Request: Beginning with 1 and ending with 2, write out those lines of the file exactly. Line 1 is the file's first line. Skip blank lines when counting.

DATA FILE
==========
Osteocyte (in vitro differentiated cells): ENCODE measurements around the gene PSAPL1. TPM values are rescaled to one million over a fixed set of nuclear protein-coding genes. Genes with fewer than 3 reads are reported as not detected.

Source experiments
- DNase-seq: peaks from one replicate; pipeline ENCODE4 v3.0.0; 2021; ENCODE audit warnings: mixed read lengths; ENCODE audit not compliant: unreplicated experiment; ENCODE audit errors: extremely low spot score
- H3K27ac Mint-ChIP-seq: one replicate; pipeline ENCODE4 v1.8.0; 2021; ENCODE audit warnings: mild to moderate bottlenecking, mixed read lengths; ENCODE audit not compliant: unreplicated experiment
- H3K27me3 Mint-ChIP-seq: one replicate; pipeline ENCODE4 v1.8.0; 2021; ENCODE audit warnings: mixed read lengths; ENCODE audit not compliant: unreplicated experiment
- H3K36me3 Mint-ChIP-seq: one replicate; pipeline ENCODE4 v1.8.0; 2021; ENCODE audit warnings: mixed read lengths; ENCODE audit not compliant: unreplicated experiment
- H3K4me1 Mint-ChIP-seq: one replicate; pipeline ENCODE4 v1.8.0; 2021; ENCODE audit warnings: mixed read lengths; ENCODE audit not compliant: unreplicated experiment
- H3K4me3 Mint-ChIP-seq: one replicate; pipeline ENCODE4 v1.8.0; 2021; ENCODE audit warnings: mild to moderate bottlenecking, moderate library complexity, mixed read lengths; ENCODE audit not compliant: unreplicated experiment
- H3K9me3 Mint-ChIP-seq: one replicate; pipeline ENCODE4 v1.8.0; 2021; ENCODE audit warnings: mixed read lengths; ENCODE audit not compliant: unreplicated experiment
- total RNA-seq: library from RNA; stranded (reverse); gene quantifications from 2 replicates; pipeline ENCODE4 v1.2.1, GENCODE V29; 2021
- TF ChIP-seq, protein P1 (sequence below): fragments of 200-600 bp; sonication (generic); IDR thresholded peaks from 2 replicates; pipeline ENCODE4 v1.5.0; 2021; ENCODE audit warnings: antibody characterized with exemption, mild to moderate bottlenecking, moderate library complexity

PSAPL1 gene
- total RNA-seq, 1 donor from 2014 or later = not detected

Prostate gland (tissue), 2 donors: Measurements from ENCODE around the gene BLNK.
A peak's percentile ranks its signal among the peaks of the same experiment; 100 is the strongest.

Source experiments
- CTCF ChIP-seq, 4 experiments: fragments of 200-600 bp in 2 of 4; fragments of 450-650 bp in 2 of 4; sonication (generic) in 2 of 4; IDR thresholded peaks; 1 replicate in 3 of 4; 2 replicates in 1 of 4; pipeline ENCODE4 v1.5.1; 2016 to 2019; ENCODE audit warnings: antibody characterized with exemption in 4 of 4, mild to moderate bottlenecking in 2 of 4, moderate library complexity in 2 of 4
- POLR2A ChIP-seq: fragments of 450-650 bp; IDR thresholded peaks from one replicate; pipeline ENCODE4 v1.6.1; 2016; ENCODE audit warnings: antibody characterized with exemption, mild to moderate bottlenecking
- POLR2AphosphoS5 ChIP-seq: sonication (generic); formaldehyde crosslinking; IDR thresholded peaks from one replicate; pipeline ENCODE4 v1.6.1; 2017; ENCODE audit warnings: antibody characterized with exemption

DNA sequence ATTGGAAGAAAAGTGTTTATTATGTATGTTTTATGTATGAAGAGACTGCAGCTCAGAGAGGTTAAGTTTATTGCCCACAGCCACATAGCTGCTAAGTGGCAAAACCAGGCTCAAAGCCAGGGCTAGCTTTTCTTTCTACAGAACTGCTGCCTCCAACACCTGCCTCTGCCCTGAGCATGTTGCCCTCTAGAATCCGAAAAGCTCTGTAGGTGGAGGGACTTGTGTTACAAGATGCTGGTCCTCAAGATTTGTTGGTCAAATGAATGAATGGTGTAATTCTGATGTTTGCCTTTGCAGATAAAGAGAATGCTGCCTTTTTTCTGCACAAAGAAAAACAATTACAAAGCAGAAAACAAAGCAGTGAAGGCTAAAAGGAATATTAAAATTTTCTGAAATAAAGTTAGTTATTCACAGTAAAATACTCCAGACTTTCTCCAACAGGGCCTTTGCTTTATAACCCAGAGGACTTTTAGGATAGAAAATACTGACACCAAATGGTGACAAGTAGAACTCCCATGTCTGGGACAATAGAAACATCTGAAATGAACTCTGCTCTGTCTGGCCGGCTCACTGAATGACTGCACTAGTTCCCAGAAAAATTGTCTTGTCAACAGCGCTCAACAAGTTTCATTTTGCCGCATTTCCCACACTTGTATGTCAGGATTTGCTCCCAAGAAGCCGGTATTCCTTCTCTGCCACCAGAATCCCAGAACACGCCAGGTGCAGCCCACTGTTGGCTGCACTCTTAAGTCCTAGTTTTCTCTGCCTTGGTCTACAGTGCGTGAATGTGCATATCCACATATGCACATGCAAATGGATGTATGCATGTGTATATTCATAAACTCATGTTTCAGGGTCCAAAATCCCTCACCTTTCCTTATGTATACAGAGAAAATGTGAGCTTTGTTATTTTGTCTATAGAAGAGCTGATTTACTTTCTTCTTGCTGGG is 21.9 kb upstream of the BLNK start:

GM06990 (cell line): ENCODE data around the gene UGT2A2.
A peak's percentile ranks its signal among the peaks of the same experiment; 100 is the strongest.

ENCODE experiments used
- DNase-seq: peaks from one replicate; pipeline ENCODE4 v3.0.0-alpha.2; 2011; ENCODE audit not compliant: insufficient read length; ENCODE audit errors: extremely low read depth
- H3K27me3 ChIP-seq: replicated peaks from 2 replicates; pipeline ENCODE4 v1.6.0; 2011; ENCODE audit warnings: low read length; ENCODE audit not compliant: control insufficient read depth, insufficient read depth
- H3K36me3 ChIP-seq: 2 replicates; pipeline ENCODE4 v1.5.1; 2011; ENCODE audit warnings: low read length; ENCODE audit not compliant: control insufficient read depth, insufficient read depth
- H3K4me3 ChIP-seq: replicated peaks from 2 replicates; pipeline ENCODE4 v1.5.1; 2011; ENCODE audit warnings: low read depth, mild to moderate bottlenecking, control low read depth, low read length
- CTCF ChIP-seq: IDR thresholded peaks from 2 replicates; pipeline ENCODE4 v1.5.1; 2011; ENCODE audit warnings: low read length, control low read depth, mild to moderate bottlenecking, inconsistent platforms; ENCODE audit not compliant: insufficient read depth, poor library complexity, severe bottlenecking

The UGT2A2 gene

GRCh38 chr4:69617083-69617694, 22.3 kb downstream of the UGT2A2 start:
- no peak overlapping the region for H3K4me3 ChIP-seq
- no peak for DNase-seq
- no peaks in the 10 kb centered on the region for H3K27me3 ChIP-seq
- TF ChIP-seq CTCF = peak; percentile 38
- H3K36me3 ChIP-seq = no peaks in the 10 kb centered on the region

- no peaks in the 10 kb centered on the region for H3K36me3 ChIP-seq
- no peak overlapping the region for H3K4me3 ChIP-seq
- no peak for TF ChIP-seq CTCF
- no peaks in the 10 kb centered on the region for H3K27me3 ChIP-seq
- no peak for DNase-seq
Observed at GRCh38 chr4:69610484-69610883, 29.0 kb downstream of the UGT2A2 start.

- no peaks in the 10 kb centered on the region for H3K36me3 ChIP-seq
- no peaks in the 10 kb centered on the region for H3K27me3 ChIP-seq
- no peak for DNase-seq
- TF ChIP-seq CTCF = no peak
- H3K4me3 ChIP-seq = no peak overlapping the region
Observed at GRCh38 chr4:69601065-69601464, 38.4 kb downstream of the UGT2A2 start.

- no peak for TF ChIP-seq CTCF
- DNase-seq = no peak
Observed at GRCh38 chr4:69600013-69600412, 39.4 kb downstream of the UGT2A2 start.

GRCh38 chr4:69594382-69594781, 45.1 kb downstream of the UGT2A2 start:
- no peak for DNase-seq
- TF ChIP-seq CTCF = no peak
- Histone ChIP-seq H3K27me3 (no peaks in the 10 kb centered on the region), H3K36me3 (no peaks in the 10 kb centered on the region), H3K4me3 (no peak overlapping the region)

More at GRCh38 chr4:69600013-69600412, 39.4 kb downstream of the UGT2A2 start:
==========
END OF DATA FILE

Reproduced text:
Osteocyte (in vitro differentiated cells): ENCODE measurements around the gene PSAPL1. TPM values are rescaled to one million over a fixed set of nuclear protein-coding genes. Genes with fewer than 3 reads are reported as not detected.

Source experiments